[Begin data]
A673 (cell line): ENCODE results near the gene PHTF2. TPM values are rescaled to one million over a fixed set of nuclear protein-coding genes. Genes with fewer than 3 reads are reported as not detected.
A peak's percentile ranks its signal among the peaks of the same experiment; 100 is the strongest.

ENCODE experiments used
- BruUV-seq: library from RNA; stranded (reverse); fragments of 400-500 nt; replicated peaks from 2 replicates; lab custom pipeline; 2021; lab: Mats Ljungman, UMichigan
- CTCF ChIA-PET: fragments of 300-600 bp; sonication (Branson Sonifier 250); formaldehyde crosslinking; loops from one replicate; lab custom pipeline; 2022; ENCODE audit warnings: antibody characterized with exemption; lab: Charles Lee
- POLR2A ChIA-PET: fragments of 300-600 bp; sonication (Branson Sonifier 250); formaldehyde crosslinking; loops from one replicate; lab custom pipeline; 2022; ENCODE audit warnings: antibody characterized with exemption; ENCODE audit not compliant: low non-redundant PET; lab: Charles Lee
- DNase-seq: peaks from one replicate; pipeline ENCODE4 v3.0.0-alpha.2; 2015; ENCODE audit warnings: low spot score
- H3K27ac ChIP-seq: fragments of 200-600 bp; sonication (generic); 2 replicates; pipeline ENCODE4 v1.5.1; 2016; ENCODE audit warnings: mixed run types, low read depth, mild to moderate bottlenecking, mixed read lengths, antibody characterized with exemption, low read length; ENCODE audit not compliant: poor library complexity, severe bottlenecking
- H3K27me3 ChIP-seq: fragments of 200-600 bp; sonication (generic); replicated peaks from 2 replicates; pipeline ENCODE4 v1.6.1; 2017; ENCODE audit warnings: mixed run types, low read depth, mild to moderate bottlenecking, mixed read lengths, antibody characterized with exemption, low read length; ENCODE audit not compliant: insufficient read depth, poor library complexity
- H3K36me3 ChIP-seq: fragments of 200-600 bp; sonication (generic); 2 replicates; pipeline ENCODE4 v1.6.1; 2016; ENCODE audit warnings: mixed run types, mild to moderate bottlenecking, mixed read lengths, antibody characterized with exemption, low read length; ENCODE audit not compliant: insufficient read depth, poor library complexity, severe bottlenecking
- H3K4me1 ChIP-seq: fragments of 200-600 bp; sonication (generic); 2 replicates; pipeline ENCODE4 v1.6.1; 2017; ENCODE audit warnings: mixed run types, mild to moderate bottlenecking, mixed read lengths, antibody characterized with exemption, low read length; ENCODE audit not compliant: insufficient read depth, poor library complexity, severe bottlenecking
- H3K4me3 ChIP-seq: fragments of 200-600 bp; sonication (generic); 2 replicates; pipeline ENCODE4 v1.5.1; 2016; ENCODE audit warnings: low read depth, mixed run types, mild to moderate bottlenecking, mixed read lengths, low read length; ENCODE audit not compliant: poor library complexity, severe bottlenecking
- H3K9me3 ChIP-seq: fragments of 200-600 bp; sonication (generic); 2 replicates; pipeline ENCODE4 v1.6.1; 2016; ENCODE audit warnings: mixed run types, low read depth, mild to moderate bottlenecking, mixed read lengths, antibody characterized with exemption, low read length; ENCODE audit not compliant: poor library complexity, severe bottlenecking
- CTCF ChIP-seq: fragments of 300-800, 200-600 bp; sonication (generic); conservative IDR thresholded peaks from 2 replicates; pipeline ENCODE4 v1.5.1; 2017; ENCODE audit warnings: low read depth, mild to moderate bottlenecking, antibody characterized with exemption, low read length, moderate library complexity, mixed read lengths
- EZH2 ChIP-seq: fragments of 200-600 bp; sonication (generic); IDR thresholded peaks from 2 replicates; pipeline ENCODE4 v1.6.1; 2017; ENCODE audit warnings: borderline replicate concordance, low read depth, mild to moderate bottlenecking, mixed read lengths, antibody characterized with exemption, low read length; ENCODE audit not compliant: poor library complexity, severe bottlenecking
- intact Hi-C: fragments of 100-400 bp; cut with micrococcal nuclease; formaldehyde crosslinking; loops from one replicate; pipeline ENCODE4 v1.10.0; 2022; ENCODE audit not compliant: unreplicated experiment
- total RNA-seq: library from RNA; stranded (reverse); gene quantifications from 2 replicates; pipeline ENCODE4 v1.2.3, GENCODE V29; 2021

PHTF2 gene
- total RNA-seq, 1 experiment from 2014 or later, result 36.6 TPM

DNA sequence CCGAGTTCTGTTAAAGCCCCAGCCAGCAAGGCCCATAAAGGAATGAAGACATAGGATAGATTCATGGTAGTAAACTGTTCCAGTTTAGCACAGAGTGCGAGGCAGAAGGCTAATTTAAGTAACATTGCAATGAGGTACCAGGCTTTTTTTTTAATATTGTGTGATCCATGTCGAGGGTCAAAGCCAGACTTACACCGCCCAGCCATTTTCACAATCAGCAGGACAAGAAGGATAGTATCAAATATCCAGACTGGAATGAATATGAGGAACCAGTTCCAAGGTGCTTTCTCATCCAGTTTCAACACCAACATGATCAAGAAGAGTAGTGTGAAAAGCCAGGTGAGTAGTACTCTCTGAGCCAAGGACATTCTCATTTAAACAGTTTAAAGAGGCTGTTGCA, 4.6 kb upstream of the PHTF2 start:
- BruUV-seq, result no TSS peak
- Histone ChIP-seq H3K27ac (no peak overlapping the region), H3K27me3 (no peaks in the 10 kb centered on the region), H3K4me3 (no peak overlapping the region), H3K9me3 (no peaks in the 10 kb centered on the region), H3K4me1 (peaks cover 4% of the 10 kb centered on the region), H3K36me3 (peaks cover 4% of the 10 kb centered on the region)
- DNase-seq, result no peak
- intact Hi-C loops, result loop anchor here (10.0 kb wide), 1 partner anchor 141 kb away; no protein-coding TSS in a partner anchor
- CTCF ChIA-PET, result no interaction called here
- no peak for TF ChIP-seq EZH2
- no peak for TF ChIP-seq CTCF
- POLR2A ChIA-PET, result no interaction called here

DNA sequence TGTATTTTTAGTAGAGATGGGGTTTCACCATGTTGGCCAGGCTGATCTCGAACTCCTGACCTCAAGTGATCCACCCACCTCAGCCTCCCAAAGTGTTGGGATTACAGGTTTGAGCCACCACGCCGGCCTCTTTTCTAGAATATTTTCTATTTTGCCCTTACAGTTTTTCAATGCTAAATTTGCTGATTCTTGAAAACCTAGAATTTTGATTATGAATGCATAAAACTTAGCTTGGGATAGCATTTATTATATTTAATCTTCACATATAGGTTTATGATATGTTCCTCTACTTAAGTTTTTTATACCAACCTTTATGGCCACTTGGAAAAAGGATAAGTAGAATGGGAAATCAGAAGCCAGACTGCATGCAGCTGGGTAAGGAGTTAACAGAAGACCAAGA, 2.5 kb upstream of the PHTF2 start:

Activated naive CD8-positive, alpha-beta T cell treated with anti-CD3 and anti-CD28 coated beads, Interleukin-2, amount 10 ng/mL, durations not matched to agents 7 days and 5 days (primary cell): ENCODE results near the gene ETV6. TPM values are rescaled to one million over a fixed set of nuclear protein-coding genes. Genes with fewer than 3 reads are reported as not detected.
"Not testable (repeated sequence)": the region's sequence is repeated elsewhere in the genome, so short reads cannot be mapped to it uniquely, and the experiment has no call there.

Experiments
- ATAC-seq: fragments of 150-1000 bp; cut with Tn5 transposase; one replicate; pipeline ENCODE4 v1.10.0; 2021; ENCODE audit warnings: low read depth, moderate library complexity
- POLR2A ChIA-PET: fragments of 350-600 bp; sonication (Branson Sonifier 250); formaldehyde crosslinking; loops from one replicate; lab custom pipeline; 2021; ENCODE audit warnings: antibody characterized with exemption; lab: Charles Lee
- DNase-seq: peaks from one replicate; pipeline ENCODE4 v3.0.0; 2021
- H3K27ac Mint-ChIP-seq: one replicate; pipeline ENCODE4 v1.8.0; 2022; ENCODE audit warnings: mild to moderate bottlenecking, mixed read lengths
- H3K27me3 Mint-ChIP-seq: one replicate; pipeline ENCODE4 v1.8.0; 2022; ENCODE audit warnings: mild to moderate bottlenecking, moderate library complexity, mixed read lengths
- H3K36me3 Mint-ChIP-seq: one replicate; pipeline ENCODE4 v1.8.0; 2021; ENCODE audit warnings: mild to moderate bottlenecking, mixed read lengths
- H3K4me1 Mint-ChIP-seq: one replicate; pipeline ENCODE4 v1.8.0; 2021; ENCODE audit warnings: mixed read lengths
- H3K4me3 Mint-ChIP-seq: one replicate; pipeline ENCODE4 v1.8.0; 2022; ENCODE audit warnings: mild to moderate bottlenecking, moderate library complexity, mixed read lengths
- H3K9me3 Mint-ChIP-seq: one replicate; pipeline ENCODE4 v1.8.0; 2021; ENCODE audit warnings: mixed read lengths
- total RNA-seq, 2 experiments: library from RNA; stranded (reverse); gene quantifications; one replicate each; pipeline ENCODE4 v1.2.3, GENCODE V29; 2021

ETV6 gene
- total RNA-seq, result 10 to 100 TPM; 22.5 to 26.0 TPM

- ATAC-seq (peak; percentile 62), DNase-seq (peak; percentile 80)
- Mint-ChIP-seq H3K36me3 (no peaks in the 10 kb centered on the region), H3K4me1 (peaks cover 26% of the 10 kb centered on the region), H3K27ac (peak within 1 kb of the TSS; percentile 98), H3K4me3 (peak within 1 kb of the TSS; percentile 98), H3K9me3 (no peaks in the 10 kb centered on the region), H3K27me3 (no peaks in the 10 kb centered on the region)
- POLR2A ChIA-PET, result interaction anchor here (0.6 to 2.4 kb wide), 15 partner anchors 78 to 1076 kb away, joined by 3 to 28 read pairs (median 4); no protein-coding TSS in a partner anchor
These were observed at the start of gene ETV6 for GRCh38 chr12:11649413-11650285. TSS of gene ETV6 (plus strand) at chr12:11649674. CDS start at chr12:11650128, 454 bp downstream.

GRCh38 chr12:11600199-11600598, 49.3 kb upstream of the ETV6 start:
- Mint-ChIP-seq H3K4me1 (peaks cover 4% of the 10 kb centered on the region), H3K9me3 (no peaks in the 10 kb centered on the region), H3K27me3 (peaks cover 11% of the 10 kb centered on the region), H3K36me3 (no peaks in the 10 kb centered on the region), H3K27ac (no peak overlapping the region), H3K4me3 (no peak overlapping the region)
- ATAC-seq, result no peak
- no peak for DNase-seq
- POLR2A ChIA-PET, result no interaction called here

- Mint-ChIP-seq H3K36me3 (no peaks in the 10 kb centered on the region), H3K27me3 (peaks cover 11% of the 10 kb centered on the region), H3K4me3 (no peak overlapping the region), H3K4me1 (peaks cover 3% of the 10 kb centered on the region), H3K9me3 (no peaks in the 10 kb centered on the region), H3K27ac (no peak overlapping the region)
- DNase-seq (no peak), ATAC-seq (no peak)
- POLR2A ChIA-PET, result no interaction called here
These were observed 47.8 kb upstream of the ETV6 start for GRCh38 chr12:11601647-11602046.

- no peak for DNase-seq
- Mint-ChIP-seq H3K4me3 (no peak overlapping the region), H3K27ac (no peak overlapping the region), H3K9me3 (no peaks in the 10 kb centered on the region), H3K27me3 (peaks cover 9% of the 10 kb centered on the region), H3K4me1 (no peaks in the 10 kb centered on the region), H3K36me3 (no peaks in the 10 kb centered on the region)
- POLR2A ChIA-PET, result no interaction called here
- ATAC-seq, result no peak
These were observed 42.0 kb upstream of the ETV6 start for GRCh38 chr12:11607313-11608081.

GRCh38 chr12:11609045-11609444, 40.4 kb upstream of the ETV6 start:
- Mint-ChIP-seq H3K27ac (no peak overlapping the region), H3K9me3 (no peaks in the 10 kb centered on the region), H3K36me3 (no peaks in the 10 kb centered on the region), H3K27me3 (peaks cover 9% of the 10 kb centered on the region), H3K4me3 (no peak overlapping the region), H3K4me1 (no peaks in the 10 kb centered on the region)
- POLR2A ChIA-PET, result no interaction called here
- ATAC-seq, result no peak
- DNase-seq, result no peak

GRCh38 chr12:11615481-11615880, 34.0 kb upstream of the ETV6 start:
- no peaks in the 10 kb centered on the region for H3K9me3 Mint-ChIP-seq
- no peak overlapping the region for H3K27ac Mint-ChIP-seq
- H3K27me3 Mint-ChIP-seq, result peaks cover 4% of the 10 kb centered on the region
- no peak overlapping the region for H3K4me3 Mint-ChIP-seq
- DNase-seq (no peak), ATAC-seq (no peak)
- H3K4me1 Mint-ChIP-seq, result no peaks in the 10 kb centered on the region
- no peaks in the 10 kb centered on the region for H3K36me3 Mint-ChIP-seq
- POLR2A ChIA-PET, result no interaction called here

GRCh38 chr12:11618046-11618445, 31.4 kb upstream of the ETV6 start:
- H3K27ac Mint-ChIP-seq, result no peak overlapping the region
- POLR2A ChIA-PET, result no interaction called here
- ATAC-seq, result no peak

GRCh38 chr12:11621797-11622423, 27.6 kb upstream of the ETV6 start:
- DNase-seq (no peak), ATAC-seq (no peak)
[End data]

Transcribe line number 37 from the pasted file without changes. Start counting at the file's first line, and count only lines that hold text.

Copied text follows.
- H3K27me3 Mint-ChIP-seq: one replicate; pipeline ENCODE4 v1.8.0; 2022; ENCODE audit warnings: mild to moderate bottlenecking, moderate library complexity, mixed read lengths